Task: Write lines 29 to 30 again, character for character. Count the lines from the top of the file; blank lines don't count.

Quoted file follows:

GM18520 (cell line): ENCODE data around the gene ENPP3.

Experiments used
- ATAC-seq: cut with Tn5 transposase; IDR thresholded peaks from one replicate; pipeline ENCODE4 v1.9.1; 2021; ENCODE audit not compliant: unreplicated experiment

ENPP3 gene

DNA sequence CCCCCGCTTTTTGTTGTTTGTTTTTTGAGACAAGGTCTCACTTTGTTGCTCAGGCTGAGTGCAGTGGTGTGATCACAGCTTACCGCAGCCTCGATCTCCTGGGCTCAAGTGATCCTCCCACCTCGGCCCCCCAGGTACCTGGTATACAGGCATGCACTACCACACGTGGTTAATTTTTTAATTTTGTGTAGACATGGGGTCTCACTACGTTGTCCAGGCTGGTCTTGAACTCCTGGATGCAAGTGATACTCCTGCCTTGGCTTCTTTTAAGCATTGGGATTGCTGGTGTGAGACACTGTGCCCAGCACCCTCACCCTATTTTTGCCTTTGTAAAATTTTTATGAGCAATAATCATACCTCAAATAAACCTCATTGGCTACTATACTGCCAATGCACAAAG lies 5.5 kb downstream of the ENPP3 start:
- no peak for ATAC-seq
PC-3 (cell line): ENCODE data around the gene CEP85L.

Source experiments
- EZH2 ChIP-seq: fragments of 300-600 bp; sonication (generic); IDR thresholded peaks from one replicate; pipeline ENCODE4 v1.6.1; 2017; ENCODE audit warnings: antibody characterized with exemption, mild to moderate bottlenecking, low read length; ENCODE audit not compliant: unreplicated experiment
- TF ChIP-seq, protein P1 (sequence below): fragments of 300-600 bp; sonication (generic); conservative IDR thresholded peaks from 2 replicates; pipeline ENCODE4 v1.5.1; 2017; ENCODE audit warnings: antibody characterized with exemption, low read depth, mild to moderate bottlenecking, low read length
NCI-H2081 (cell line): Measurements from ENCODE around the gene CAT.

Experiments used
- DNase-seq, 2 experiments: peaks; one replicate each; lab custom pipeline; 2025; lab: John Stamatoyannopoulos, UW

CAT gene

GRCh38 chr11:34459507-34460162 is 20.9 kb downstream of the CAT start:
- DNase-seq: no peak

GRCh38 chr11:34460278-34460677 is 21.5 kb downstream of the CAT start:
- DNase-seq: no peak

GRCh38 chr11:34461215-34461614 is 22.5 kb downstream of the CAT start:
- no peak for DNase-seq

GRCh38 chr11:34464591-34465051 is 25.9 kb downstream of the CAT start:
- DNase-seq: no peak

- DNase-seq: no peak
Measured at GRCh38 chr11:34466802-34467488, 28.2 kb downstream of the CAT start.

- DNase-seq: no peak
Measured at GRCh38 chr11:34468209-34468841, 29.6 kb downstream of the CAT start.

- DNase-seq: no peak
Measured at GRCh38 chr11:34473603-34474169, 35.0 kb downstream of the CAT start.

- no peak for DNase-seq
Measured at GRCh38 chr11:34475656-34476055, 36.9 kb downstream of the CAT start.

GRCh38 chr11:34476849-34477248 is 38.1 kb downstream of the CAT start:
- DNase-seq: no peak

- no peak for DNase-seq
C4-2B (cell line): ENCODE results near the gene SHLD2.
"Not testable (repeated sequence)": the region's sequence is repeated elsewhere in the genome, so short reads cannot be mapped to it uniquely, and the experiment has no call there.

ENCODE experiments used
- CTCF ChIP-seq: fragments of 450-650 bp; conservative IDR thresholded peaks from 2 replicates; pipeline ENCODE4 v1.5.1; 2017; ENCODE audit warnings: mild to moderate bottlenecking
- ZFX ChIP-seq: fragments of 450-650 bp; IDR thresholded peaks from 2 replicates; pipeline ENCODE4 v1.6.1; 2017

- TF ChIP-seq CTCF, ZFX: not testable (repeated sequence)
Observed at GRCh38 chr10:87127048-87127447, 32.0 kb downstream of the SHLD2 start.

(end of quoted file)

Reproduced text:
- no peak for DNase-seq
Measured at GRCh38 chr11:34475656-34476055, 36.9 kb downstream of the CAT start.